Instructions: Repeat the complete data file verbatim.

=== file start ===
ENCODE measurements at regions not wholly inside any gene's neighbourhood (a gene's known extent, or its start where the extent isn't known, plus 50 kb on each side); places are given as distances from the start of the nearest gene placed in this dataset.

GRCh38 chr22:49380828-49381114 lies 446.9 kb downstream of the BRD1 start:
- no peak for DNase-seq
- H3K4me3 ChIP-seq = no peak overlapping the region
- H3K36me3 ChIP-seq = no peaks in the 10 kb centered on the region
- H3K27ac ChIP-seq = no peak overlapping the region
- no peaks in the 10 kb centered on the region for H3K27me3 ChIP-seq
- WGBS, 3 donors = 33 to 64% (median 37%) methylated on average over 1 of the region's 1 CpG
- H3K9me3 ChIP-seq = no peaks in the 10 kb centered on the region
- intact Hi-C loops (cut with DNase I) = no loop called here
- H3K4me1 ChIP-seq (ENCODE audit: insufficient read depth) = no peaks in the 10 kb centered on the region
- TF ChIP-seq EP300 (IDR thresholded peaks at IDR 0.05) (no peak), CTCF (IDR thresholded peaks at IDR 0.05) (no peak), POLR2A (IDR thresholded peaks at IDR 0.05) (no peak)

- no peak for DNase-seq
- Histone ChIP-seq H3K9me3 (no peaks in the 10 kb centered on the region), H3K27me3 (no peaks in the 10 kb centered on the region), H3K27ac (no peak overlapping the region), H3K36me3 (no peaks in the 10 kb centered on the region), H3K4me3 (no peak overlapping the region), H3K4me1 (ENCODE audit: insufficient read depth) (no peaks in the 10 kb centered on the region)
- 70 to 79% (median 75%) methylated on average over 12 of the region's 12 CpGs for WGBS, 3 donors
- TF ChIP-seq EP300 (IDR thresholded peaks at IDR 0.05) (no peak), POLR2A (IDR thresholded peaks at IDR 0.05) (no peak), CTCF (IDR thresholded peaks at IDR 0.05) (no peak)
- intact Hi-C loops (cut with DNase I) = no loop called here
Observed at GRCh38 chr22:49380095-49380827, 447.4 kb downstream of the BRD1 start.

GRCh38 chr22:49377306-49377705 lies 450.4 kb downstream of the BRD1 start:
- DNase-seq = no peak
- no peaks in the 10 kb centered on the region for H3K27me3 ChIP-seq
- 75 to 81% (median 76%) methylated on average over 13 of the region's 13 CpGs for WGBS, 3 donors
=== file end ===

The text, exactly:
ENCODE measurements at regions not wholly inside any gene's neighbourhood (a gene's known extent, or its start where the extent isn't known, plus 50 kb on each side); places are given as distances from the start of the nearest gene placed in this dataset.

GRCh38 chr22:49380828-49381114 lies 446.9 kb downstream of the BRD1 start:
- no peak for DNase-seq
- H3K4me3 ChIP-seq = no peak overlapping the region
- H3K36me3 ChIP-seq = no peaks in the 10 kb centered on the region
- H3K27ac ChIP-seq = no peak overlapping the region
- no peaks in the 10 kb centered on the region for H3K27me3 ChIP-seq
- WGBS, 3 donors = 33 to 64% (median 37%) methylated on average over 1 of the region's 1 CpG
- H3K9me3 ChIP-seq = no peaks in the 10 kb centered on the region
- intact Hi-C loops (cut with DNase I) = no loop called here
- H3K4me1 ChIP-seq (ENCODE audit: insufficient read depth) = no peaks in the 10 kb centered on the region
- TF ChIP-seq EP300 (IDR thresholded peaks at IDR 0.05) (no peak), CTCF (IDR thresholded peaks at IDR 0.05) (no peak), POLR2A (IDR thresholded peaks at IDR 0.05) (no peak)

- no peak for DNase-seq
- Histone ChIP-seq H3K9me3 (no peaks in the 10 kb centered on the region), H3K27me3 (no peaks in the 10 kb centered on the region), H3K27ac (no peak overlapping the region), H3K36me3 (no peaks in the 10 kb centered on the region), H3K4me3 (no peak overlapping the region), H3K4me1 (ENCODE audit: insufficient read depth) (no peaks in the 10 kb centered on the region)
- 70 to 79% (median 75%) methylated on average over 12 of the region's 12 CpGs for WGBS, 3 donors
- TF ChIP-seq EP300 (IDR thresholded peaks at IDR 0.05) (no peak), POLR2A (IDR thresholded peaks at IDR 0.05) (no peak), CTCF (IDR thresholded peaks at IDR 0.05) (no peak)
- intact Hi-C loops (cut with DNase I) = no loop called here
Observed at GRCh38 chr22:49380095-49380827, 447.4 kb downstream of the BRD1 start.

GRCh38 chr22:49377306-49377705 lies 450.4 kb downstream of the BRD1 start:
- DNase-seq = no peak
- no peaks in the 10 kb centered on the region for H3K27me3 ChIP-seq
- 75 to 81% (median 76%) methylated on average over 13 of the region's 13 CpGs for WGBS, 3 donors